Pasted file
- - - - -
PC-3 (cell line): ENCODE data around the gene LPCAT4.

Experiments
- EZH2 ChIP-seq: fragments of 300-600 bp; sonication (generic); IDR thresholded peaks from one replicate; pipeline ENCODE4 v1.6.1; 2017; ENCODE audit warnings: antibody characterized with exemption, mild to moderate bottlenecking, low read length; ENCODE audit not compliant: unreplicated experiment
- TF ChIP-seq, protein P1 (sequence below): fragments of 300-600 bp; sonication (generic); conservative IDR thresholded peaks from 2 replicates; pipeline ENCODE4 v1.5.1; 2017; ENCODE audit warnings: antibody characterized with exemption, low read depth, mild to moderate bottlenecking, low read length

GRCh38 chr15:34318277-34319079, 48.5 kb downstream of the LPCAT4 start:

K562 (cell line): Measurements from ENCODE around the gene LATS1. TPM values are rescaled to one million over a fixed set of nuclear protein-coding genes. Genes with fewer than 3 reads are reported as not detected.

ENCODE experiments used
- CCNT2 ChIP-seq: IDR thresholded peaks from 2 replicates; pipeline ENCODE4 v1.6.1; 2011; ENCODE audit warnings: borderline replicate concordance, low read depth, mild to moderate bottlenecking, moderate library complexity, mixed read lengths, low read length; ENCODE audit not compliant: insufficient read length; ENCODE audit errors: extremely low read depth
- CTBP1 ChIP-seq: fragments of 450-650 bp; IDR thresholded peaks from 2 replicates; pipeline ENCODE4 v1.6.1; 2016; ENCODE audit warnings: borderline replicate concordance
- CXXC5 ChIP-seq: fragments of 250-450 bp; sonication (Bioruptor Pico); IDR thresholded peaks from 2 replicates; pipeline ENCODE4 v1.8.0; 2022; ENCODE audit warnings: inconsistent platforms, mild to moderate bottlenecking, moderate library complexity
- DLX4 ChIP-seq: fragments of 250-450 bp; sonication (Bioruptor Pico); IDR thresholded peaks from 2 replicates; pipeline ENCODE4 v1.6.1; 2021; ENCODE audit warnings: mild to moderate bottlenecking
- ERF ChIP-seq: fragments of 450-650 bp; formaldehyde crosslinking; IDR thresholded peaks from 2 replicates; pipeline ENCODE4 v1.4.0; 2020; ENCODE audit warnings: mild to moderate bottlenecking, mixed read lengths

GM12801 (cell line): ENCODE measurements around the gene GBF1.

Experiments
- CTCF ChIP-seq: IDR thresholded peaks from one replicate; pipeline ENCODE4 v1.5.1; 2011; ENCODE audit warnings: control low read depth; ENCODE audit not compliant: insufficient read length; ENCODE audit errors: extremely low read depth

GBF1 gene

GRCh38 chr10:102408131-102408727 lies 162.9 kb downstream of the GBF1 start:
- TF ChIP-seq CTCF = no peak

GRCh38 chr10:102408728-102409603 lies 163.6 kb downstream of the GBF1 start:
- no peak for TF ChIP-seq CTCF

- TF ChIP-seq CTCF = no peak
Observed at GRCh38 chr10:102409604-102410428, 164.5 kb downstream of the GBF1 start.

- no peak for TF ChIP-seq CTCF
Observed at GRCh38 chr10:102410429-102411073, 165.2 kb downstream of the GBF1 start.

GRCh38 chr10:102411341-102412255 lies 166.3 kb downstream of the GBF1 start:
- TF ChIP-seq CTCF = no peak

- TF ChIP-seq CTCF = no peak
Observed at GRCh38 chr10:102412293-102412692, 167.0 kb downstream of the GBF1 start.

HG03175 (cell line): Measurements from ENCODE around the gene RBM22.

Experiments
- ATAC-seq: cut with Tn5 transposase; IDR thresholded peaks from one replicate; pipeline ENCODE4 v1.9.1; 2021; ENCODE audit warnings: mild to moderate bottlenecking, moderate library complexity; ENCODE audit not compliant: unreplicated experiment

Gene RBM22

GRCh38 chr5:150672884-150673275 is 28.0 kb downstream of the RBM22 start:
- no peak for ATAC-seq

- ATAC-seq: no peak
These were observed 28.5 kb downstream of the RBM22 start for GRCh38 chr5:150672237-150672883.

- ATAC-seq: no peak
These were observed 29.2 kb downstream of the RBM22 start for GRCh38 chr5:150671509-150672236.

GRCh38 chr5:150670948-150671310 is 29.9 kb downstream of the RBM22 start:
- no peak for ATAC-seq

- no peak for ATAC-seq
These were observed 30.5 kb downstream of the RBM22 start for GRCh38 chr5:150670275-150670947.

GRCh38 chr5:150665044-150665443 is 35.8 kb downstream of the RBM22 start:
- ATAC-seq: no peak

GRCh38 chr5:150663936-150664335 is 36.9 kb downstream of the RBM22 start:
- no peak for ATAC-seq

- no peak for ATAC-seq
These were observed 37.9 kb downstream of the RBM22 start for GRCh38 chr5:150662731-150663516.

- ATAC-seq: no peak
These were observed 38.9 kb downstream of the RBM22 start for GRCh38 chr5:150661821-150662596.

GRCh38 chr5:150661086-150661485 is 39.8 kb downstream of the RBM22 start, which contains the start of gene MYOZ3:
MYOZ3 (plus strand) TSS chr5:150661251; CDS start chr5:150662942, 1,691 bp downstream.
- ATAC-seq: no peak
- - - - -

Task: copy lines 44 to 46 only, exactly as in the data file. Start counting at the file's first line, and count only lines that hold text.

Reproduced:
- ATAC-seq: no peak

GRCh38 chr5:150663936-150664335 is 36.9 kb downstream of the RBM22 start:
- no peak for ATAC-seq